Operating since 1994, Giganews promises no maintenance outages and no downtime. Unlike some other providers, Giganews owns its servers, writes the code running on them, and built its own Usenet network. It boasts "four server locations on multiple continents" which helps with providing a reliable service around the world.
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Giganews also offers a free month of access by sharing a special link with friends. If they sign up, you get the free access. A detailed testimonial page is provided, and the Mimo Usenet browser is available to Diamond-level accounts.
Offering a feature-packed Usenet experience, Giganews offers three plans with unlimited Usenet downloads, speed, and 100 connections.
Binary retention is 3 years, packages come with SSL encryption, an optional VyprVPN (opens in new tab) subscription, and the ability to post to Usenet - these last two features are available only once the trial period is complete.
Giganews also comes with a comprehensive customer support system, operating 24/7, 365 days of the year. Support contact is via a live chat window, but there is also a detailed knowledgebase and separate support paths for Usenet, VyprVPN, and Mimo. Support tickets can also be manually logged.
Behind the scenes you'll find a smart control panel to oversee your account and Usenet access. From here you can check activity, upgrade your account, manage VyprVPN, and access to Usenet via the Mimo Usenet browser.
Usenet has been around since the 1980s. Most Usenet providers don't offer access to uploaded material from before 2005. This data isn't lost, however, as it is mostly available via online archives and Google Groups.
Retention is the term used to describe the length of time data is retained on Usenet servers. Giganews may have been operating since the 1990s, but its data retention unfortunately isn't that long. Giganews offers full speed across its entire binary retention, with multiple article copies.
Text retention - from Usenet discussion groups - is over 17 years. However, binary retention is around 3 years. Clearly there is a marked difference between these rates.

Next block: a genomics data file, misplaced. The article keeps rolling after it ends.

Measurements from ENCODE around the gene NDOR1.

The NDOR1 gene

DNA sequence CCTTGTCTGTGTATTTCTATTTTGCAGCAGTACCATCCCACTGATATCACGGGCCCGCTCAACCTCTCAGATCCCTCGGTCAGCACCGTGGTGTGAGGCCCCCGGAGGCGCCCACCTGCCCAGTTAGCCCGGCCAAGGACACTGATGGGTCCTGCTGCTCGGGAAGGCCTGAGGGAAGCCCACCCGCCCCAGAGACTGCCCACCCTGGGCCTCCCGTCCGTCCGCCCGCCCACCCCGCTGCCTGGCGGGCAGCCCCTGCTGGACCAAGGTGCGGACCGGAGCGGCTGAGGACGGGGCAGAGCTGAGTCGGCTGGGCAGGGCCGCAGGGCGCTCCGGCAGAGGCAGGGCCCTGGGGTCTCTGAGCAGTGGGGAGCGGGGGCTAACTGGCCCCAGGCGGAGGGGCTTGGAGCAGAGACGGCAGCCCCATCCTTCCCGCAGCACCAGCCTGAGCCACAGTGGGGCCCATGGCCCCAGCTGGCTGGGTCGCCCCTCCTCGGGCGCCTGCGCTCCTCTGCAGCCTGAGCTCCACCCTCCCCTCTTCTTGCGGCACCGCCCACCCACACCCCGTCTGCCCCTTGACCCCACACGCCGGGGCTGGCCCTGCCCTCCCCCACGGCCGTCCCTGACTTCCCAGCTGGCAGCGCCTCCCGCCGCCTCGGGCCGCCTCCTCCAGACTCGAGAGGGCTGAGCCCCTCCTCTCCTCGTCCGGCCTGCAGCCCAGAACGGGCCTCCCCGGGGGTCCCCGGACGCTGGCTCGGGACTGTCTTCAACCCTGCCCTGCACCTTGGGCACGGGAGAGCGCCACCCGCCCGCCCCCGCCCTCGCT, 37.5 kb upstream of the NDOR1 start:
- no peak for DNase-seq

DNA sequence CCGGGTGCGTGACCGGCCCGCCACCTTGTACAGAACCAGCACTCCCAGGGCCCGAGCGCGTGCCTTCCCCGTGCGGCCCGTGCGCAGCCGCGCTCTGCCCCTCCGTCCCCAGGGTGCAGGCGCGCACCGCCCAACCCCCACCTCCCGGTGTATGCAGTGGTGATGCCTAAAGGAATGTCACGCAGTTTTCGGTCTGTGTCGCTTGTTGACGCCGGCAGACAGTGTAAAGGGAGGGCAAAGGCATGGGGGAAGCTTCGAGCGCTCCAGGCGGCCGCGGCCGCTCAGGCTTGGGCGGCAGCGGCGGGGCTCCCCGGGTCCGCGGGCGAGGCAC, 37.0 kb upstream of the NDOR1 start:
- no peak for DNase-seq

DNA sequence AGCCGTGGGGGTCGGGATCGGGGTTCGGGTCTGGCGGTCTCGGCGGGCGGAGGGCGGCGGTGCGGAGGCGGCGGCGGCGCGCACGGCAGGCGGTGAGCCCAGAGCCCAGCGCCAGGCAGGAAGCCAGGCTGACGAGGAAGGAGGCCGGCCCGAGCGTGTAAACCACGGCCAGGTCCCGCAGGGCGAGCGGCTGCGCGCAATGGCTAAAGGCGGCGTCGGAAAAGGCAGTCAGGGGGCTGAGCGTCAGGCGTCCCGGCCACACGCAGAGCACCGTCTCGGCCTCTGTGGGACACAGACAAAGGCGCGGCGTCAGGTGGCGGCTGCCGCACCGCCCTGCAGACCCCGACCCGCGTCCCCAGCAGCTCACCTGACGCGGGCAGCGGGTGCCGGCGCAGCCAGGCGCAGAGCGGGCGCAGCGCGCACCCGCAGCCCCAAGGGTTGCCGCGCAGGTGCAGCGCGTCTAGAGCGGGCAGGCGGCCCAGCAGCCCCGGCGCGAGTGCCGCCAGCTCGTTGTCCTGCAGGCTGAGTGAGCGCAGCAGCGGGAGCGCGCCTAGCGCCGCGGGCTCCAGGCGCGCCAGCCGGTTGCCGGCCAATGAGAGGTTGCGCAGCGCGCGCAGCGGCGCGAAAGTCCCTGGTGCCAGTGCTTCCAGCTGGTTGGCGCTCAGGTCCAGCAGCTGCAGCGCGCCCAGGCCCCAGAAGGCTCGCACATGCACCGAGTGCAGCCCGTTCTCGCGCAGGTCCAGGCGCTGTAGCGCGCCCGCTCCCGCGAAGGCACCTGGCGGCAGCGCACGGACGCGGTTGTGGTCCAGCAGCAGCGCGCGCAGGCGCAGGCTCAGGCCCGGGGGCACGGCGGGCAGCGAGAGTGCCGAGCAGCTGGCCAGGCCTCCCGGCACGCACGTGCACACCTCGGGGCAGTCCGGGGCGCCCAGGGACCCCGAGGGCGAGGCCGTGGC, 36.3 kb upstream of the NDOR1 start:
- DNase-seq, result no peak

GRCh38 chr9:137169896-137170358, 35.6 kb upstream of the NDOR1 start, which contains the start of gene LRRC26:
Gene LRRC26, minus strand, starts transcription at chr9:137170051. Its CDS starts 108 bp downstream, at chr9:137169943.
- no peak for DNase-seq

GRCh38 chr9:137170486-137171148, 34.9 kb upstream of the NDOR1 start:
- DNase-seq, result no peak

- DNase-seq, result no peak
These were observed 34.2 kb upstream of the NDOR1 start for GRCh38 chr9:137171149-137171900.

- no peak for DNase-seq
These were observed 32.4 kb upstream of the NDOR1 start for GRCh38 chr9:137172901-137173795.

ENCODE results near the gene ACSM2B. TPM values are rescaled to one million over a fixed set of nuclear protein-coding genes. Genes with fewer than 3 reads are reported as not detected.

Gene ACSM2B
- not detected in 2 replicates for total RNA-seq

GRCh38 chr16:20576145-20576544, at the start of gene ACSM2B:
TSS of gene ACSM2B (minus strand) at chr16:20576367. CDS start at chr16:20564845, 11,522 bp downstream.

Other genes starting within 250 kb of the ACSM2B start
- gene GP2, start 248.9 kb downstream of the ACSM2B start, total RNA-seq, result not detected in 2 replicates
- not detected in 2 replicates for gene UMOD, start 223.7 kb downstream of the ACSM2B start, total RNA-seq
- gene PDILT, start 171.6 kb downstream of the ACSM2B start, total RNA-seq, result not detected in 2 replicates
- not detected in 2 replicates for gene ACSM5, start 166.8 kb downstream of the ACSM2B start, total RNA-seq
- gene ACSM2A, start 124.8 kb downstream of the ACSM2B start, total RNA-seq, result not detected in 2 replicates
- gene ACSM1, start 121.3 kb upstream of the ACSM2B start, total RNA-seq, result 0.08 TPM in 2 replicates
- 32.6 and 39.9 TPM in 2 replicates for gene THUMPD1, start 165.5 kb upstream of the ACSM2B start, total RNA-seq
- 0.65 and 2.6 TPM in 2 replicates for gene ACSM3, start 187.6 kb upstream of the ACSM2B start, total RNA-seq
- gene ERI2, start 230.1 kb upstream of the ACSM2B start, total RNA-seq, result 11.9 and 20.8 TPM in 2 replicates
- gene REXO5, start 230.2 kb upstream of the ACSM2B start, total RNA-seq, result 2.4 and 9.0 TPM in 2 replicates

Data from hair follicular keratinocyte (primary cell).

On the plus side, Giganews should be applauded for being specific about its retention rates. We tried to download a file from around three years ago, with no success. A similar binary uploaded within the last year, meanwhile, downloaded without problem.
Security and privacy
As standard with Usenet providers, SSL is provided as a privacy enhancement to ensure a secure connection. Access to Usenet via Giganews through your newsreader works with and without SSL (via port 563).
Non-trial accounts offer logless VPN access via VyprVPN. This is a free bundled extra when you take out a long-term subscription (monthly, 6-monthly, or annually).
As for usage: "Giganews does not monitor or record your activities online. We do not monitor which newsgroups you post to or download from or what you put in news articles that you post."
This is all satisfactory, not to mention clearly presented. However, Giganews has an additional security process to highlight. Upon registration they send an email to confirm personal details to counter fraudulent accounts. In our account signup, the location, bank name, and final four digits of the card number were requested before account approval could be completed.
Access to Giganews was conducted via a VPN server in the Netherlands. This was tested with Ookla’s Speedtest (opens in new tab) at 41Mbps.
A 1.4GB file of 945 days old was initially selected, but this returned an "Article not Found" response. Moving onto another file in the same search term ("John Cleese") a 1.5GB binary of 333 days old was selected. This downloaded at an average rate of just under 400Kbps, maxing at 486Kbps.
The conclusion of this test is that Giganews provides average speeds.
Every Giganews plan offers unlimited downloads, unlimited speed, 100 simultaneous connections, SSL encryption, and Vypr VPN. Note that the VPN is not available in the 14-day free trial.
A one month rolling subscription (opens in new tab) to Giganews is $17.99 (equivalent to £13.84 or €15.26).
If you prefer to pay for six months up front (opens in new tab), you'll pay $89.94 (£69.20 or €76.29) which breaks down to $14.99 a month (£11.53 or €12.72). This works out as a 17% saving.
For 12 months' up-front access (opens in new tab), you would pay $150 a year (£115.42 or €127.24), a 31% saving ($12.50 a month, equivalent to £6.92 or €10.60).
It's worth highlighting that there is some confusion about Giganews package names. At the signup point, they're simply described by price. Once you're about to commit, however, they're given names ("Diamond" and "Platinum") without any context. This is a strangely confusing element that could be avoided by simply assigning the names to the subscription packages on the signup page.
Subscription payment is via credit card only. There is no PayPal option (despite reference to PayPal elsewhere on the site) and no option to sign up anonymously and pay by Bitcoin or similar.
Meanwhile, Giganews leads the way in providing a clear retention policy, specifying what type of data is retained for what length of time. Sadly, our testing didn't deliver the best download speeds.
While not the cheapest Usenet provider, the addition of free access to VyprVPN certainly makes up for it.
- We've also highlighted the best Usenet providers (opens in new tab)